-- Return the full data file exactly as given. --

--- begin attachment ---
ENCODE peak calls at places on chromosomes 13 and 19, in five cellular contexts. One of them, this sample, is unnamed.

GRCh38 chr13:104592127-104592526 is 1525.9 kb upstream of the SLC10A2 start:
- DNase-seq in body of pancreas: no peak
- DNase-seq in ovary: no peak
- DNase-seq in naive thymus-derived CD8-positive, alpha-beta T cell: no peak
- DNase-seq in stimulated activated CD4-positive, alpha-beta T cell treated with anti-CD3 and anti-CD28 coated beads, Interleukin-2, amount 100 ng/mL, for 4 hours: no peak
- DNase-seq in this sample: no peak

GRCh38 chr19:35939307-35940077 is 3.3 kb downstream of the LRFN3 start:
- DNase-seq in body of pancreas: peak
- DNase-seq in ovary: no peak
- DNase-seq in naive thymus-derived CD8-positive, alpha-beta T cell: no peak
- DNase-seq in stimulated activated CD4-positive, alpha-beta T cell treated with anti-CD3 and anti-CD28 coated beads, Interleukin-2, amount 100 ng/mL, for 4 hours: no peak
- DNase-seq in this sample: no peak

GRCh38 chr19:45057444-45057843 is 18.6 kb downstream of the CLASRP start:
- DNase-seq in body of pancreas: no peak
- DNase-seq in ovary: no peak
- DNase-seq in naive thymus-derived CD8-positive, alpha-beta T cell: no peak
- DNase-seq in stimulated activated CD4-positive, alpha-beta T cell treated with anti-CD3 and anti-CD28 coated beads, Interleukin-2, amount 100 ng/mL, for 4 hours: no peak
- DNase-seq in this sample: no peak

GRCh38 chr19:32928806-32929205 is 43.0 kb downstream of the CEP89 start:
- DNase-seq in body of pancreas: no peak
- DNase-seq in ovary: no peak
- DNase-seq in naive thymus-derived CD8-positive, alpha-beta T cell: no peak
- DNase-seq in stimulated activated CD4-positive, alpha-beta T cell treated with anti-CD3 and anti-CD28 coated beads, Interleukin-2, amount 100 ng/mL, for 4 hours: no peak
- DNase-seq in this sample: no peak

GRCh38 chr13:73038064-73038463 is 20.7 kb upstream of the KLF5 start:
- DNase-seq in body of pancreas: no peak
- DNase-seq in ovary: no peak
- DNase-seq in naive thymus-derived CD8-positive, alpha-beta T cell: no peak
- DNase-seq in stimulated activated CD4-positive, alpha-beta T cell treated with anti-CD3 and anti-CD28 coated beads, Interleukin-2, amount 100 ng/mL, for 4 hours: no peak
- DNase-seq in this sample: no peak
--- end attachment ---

ENCODE peak calls at places on chromosomes 13 and 19, in five cellular contexts. One of them, this sample, is unnamed.

GRCh38 chr13:104592127-104592526 is 1525.9 kb upstream of the SLC10A2 start:
- DNase-seq in body of pancreas: no peak
- DNase-seq in ovary: no peak
- DNase-seq in naive thymus-derived CD8-positive, alpha-beta T cell: no peak
- DNase-seq in stimulated activated CD4-positive, alpha-beta T cell treated with anti-CD3 and anti-CD28 coated beads, Interleukin-2, amount 100 ng/mL, for 4 hours: no peak
- DNase-seq in this sample: no peak

GRCh38 chr19:35939307-35940077 is 3.3 kb downstream of the LRFN3 start:
- DNase-seq in body of pancreas: peak
- DNase-seq in ovary: no peak
- DNase-seq in naive thymus-derived CD8-positive, alpha-beta T cell: no peak
- DNase-seq in stimulated activated CD4-positive, alpha-beta T cell treated with anti-CD3 and anti-CD28 coated beads, Interleukin-2, amount 100 ng/mL, for 4 hours: no peak
- DNase-seq in this sample: no peak

GRCh38 chr19:45057444-45057843 is 18.6 kb downstream of the CLASRP start:
- DNase-seq in body of pancreas: no peak
- DNase-seq in ovary: no peak
- DNase-seq in naive thymus-derived CD8-positive, alpha-beta T cell: no peak
- DNase-seq in stimulated activated CD4-positive, alpha-beta T cell treated with anti-CD3 and anti-CD28 coated beads, Interleukin-2, amount 100 ng/mL, for 4 hours: no peak
- DNase-seq in this sample: no peak

GRCh38 chr19:32928806-32929205 is 43.0 kb downstream of the CEP89 start:
- DNase-seq in body of pancreas: no peak
- DNase-seq in ovary: no peak
- DNase-seq in naive thymus-derived CD8-positive, alpha-beta T cell: no peak
- DNase-seq in stimulated activated CD4-positive, alpha-beta T cell treated with anti-CD3 and anti-CD28 coated beads, Interleukin-2, amount 100 ng/mL, for 4 hours: no peak
- DNase-seq in this sample: no peak

GRCh38 chr13:73038064-73038463 is 20.7 kb upstream of the KLF5 start:
- DNase-seq in body of pancreas: no peak
- DNase-seq in ovary: no peak
- DNase-seq in naive thymus-derived CD8-positive, alpha-beta T cell: no peak
- DNase-seq in stimulated activated CD4-positive, alpha-beta T cell treated with anti-CD3 and anti-CD28 coated beads, Interleukin-2, amount 100 ng/mL, for 4 hours: no peak
- DNase-seq in this sample: no peak